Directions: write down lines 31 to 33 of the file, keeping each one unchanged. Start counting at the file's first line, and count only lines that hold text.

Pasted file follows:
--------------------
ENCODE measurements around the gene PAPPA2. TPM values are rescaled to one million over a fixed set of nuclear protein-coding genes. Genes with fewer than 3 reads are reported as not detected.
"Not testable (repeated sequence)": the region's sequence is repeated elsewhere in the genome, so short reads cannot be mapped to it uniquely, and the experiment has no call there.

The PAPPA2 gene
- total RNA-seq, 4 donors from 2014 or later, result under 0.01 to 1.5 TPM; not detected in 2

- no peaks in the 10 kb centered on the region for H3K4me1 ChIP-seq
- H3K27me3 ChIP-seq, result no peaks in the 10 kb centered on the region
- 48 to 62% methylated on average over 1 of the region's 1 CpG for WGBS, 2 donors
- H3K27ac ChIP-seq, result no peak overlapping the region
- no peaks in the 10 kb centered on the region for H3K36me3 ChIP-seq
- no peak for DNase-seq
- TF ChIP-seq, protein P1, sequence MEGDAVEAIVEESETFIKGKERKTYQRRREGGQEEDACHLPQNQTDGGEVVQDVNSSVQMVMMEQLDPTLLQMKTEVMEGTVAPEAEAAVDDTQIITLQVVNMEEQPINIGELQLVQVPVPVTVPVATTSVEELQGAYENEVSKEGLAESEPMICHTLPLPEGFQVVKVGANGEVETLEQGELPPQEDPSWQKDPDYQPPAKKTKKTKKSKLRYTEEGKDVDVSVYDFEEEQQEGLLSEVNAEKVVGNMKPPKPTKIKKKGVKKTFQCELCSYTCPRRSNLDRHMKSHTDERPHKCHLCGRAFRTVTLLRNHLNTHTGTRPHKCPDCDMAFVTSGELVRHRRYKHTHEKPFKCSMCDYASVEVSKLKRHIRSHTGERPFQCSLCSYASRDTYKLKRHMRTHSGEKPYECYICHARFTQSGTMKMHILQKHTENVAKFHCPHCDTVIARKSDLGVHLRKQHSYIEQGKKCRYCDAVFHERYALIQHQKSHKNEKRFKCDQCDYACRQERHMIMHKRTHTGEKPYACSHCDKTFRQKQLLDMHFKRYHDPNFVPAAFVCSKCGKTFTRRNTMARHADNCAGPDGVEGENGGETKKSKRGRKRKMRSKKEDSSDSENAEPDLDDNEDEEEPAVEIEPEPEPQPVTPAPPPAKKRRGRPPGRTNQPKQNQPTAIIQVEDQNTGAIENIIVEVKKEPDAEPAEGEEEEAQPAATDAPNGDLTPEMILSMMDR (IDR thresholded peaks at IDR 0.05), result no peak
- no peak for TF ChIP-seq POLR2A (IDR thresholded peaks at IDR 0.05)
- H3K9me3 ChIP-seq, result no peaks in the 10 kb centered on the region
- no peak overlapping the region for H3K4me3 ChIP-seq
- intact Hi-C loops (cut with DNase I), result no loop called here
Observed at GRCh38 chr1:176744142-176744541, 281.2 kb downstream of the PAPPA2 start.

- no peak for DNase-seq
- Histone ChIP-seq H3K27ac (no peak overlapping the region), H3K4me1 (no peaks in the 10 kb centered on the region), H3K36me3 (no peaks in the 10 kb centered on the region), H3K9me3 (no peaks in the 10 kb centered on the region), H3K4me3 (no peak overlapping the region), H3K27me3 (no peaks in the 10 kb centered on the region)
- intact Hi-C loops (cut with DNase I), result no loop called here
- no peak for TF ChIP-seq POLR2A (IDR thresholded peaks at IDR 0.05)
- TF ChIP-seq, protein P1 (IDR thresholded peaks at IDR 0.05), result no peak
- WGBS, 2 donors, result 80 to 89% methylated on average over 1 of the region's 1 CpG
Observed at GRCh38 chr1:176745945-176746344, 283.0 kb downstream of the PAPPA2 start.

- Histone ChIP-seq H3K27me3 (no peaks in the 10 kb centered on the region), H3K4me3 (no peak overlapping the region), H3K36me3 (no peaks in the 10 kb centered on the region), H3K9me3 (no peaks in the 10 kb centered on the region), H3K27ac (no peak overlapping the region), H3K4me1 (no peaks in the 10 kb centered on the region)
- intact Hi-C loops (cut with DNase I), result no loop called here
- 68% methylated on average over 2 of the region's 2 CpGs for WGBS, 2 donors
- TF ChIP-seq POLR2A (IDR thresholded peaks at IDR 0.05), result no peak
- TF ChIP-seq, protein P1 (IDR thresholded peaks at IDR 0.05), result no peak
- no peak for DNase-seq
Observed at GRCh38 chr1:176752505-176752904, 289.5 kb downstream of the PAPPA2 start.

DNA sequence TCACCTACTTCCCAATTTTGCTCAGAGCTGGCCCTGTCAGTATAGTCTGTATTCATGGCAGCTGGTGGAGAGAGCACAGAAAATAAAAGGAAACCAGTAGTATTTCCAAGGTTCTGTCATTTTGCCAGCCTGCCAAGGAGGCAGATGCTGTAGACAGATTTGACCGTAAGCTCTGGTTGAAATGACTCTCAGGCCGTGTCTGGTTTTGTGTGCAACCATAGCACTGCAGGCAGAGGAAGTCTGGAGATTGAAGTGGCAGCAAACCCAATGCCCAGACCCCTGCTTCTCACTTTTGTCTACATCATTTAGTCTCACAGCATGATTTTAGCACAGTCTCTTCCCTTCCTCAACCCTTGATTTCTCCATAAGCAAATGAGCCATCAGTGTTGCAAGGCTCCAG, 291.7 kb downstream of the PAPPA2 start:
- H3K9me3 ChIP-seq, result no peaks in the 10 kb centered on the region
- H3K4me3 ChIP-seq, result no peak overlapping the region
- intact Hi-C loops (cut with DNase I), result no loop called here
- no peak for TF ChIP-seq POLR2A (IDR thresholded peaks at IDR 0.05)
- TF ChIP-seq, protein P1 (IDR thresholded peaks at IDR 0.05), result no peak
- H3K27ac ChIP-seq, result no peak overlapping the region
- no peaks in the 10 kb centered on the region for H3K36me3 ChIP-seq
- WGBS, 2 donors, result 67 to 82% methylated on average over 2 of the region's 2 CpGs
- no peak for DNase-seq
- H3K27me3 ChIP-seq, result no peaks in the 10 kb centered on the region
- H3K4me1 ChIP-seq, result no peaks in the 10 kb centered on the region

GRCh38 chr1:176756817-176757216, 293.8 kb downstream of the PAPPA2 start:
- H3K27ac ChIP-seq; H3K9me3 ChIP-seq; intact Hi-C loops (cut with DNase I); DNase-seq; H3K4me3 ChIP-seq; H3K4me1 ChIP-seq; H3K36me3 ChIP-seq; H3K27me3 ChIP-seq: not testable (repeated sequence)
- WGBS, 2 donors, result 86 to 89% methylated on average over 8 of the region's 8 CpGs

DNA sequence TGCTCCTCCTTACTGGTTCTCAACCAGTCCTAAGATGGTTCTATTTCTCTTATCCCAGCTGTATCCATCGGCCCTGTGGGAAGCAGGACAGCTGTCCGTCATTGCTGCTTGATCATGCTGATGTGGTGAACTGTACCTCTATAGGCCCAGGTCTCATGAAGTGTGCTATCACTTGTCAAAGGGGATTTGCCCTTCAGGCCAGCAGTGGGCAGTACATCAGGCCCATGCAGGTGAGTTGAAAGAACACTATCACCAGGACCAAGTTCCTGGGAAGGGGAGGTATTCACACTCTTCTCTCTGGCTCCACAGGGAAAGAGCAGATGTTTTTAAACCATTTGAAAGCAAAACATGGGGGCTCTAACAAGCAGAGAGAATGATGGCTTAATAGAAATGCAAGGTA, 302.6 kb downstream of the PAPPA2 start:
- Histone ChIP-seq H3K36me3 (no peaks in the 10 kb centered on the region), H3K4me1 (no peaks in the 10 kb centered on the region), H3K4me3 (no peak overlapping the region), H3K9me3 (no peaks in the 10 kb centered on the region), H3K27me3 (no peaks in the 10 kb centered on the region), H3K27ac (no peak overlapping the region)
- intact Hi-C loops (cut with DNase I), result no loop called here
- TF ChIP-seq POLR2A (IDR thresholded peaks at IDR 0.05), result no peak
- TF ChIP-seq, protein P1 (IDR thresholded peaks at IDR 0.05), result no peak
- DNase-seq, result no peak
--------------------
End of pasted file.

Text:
DNA sequence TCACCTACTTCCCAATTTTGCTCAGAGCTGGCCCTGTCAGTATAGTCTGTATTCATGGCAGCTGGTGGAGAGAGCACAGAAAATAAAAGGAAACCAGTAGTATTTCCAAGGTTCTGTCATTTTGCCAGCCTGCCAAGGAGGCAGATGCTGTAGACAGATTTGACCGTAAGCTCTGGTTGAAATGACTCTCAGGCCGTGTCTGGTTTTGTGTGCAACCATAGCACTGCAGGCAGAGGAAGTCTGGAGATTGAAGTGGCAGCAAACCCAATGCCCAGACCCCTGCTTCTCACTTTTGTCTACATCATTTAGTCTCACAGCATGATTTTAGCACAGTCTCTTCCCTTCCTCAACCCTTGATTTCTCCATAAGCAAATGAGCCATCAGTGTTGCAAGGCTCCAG, 291.7 kb downstream of the PAPPA2 start:
- H3K9me3 ChIP-seq, result no peaks in the 10 kb centered on the region
- H3K4me3 ChIP-seq, result no peak overlapping the region